Bernd Eisenfeld, also known by the pseudonym Fred Werner, was an opponent of the East German dictatorship who became a writer and an historian.
Richard Fester was a German historian.
Elke Erb is a German author-poet based in Berlin. She has also worked as a literary editor and translator.
Events in the year 2020 in Germany.
Herbert Arthur Strauss was a German-born American historian.
Max Walter Schulz was an East German author and part of that country's literary establishment.
Gertrud Schubart-Fikentscher became Germany's first female professor of Law in September 1948, and remained the country's only female university law professor - after 1957 an emeritus (retired) law professor - for seventeen years. She taught at the University of Halle. By the time she received and accepted her professorship she was a few months short of her fifty-second birthday, reflecting a somewhat indirect career trajectory, her having grown up in a country where the educational system was not set up to enable women either to study or teach at any university.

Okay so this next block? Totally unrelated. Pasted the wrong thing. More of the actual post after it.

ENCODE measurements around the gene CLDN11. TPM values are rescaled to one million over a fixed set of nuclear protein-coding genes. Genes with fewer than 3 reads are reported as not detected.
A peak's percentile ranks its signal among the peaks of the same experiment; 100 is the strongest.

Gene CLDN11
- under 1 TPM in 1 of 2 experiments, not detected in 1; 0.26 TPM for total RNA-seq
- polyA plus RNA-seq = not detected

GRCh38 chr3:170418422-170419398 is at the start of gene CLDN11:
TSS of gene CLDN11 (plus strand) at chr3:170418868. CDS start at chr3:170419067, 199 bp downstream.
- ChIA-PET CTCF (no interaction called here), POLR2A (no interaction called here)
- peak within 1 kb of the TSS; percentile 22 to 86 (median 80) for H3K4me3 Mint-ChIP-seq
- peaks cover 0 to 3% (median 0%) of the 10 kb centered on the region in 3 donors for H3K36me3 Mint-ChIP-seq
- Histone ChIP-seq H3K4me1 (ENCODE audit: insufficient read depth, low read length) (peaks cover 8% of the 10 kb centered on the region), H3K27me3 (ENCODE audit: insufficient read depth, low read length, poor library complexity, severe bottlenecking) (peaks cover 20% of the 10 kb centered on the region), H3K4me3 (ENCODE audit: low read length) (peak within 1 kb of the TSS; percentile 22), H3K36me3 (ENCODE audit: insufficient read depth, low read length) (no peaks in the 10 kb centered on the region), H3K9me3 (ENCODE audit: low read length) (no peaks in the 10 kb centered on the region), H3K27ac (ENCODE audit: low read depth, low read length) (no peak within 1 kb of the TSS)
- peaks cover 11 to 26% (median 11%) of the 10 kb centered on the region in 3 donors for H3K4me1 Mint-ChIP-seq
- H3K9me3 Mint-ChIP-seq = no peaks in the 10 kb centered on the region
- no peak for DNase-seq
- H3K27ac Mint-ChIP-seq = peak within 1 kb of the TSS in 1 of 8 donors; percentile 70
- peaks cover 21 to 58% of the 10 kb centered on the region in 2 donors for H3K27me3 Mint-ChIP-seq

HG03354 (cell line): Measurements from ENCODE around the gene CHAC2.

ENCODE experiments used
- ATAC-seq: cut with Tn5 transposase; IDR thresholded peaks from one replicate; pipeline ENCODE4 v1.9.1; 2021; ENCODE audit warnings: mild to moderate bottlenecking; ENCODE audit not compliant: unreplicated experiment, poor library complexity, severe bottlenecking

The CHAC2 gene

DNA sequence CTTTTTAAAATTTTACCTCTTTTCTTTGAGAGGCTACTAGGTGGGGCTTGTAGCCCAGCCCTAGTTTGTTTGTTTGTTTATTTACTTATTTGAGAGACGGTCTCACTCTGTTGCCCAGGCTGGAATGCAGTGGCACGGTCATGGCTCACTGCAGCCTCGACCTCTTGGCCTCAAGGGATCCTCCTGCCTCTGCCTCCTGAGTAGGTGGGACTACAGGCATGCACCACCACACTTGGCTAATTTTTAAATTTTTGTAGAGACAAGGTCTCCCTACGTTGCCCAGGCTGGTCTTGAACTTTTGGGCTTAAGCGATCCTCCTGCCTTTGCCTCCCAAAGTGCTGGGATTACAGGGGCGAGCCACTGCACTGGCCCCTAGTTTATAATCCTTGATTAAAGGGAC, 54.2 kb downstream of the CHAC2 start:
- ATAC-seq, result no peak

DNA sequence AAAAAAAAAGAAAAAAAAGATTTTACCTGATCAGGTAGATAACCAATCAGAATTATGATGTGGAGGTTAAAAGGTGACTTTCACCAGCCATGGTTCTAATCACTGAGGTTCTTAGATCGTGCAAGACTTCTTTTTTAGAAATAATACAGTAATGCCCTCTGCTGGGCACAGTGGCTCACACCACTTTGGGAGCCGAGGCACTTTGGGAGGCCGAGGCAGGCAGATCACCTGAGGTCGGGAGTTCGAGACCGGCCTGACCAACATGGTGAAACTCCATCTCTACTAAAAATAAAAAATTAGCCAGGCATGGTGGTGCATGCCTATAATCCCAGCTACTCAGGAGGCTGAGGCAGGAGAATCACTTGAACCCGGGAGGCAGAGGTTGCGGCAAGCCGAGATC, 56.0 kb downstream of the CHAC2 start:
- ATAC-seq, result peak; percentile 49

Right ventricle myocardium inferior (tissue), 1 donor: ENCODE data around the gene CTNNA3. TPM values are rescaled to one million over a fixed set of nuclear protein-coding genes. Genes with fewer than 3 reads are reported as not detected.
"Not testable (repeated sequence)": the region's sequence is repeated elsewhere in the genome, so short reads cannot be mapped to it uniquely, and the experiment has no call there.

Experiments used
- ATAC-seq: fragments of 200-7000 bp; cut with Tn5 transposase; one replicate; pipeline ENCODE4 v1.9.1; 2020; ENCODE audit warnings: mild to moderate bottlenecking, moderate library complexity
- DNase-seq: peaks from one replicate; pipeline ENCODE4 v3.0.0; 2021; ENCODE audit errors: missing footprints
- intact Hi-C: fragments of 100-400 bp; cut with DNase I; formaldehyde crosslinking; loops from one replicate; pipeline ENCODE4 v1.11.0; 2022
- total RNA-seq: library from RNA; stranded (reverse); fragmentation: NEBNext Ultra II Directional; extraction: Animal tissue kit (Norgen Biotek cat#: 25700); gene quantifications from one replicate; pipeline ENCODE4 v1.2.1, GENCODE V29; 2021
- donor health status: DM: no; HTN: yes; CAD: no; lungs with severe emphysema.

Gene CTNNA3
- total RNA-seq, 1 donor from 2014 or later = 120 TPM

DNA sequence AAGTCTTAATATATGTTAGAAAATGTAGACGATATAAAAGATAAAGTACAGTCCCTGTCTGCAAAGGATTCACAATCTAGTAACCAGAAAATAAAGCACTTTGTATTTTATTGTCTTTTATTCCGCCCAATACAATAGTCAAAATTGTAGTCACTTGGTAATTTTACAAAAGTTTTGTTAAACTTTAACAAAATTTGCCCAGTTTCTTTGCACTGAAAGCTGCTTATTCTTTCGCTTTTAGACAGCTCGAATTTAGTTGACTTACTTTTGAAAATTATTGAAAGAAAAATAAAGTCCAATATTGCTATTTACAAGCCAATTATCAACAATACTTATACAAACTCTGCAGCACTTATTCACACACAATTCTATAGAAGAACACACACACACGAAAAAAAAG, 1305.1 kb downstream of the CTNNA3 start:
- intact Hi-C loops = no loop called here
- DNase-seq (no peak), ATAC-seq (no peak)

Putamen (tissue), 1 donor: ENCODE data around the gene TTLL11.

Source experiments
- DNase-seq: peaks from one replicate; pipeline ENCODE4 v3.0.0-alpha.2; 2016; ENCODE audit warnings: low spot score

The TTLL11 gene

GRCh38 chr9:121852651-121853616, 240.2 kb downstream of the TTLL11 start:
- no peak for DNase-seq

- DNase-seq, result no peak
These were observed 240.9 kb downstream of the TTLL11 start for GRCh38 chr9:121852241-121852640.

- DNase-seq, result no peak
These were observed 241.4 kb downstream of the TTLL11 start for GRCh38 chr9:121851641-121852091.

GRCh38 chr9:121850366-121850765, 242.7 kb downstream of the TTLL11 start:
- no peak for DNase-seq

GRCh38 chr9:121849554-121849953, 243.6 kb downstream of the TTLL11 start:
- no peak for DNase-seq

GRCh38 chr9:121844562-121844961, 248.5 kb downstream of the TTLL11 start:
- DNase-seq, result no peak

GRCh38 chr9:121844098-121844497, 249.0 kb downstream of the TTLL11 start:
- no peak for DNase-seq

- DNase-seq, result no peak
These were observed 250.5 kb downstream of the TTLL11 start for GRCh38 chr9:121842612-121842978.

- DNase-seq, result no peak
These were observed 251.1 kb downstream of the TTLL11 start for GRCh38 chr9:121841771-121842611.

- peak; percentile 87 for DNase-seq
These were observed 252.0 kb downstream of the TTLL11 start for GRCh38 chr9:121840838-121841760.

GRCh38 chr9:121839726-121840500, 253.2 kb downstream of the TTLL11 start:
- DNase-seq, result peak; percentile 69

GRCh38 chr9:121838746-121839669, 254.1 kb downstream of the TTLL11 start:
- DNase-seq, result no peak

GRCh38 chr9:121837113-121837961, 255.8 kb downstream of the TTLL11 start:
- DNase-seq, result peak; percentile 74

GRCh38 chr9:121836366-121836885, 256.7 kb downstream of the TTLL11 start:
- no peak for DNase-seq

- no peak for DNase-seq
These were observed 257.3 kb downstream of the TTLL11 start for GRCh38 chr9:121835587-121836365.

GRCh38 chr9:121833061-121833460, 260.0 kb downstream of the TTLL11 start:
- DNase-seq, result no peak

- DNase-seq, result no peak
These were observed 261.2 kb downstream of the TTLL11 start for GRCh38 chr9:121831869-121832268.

Leo Stern was an Austrian-German left-wing political activist. In 1933 he switched his party membership from the Social Democratic Party to the Communist Party. During the fascist ascendancy he participated in the Spanish Civil War as an anti-Franco Interbrigadist and later, in the Great Patriotic War, served as an officer in the Soviet Red Army. Between the two he studied successfully for a higher degree at the University of Moscow, receiving his Habilitation degree in 1940 in return for a dissertation of Contemporary Catholicism. Emerging from the war in 1945, almost certainly by now closely networked with members of Soviet military intelligence, and more committed than ever to Soviet-style communism, he made his home in occupied Vienna where he taught at the university. In 1950 he relocated to the newly launched Soviet sponsored German Democratic Republic, taking East German citizenship in 1952. He made his home at Halle, accepting a teaching position at the university and quickly becoming one of the best known Marxist historians in the country. Between 1953 and 1959 he served as University Rector at the merged Martin Luther University of Halle-Wittenberg.